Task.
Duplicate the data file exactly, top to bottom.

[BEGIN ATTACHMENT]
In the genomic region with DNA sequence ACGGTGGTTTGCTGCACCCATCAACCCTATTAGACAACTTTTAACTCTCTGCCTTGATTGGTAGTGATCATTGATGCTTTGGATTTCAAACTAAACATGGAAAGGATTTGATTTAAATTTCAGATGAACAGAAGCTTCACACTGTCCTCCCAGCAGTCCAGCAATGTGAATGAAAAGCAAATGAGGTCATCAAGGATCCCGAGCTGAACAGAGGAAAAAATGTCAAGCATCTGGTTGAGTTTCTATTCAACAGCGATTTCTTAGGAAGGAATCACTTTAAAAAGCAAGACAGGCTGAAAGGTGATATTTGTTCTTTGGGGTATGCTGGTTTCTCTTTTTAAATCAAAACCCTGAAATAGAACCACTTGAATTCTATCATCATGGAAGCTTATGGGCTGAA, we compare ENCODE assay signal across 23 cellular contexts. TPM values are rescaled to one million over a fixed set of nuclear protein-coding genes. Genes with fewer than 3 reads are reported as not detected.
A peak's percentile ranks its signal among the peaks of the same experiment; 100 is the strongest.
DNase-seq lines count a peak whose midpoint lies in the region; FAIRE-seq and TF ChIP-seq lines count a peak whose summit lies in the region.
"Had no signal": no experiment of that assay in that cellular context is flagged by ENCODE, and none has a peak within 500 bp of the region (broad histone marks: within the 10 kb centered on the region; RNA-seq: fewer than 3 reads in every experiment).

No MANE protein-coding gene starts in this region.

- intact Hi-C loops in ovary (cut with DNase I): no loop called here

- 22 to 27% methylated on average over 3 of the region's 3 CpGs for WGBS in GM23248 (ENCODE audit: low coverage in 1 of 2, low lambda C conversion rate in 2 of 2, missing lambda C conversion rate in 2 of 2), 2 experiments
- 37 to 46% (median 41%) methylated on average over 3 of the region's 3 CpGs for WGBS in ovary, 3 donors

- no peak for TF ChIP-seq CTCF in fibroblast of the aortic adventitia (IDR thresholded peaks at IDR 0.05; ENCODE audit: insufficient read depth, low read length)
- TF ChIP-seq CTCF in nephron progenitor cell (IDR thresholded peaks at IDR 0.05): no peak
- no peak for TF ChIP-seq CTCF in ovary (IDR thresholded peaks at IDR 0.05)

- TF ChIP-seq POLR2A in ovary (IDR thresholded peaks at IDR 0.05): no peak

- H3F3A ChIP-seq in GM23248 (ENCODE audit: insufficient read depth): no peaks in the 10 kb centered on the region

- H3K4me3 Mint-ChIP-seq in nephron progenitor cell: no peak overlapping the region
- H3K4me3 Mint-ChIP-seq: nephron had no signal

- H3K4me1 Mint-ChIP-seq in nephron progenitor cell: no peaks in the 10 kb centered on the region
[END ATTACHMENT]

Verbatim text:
In the genomic region with DNA sequence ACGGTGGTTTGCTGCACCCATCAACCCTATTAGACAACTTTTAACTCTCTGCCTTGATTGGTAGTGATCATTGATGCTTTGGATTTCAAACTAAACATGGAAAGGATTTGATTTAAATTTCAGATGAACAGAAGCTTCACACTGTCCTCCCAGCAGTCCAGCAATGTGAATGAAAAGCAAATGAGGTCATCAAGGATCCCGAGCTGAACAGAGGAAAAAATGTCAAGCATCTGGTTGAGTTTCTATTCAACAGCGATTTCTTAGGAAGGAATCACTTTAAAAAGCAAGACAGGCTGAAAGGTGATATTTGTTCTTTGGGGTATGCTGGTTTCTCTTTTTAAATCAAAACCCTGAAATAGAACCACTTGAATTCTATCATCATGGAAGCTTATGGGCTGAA, we compare ENCODE assay signal across 23 cellular contexts. TPM values are rescaled to one million over a fixed set of nuclear protein-coding genes. Genes with fewer than 3 reads are reported as not detected.
A peak's percentile ranks its signal among the peaks of the same experiment; 100 is the strongest.
DNase-seq lines count a peak whose midpoint lies in the region; FAIRE-seq and TF ChIP-seq lines count a peak whose summit lies in the region.
"Had no signal": no experiment of that assay in that cellular context is flagged by ENCODE, and none has a peak within 500 bp of the region (broad histone marks: within the 10 kb centered on the region; RNA-seq: fewer than 3 reads in every experiment).

No MANE protein-coding gene starts in this region.

- intact Hi-C loops in ovary (cut with DNase I): no loop called here

- 22 to 27% methylated on average over 3 of the region's 3 CpGs for WGBS in GM23248 (ENCODE audit: low coverage in 1 of 2, low lambda C conversion rate in 2 of 2, missing lambda C conversion rate in 2 of 2), 2 experiments
- 37 to 46% (median 41%) methylated on average over 3 of the region's 3 CpGs for WGBS in ovary, 3 donors

- no peak for TF ChIP-seq CTCF in fibroblast of the aortic adventitia (IDR thresholded peaks at IDR 0.05; ENCODE audit: insufficient read depth, low read length)
- TF ChIP-seq CTCF in nephron progenitor cell (IDR thresholded peaks at IDR 0.05): no peak
- no peak for TF ChIP-seq CTCF in ovary (IDR thresholded peaks at IDR 0.05)

- TF ChIP-seq POLR2A in ovary (IDR thresholded peaks at IDR 0.05): no peak

- H3F3A ChIP-seq in GM23248 (ENCODE audit: insufficient read depth): no peaks in the 10 kb centered on the region

- H3K4me3 Mint-ChIP-seq in nephron progenitor cell: no peak overlapping the region
- H3K4me3 Mint-ChIP-seq: nephron had no signal

- H3K4me1 Mint-ChIP-seq in nephron progenitor cell: no peaks in the 10 kb centered on the region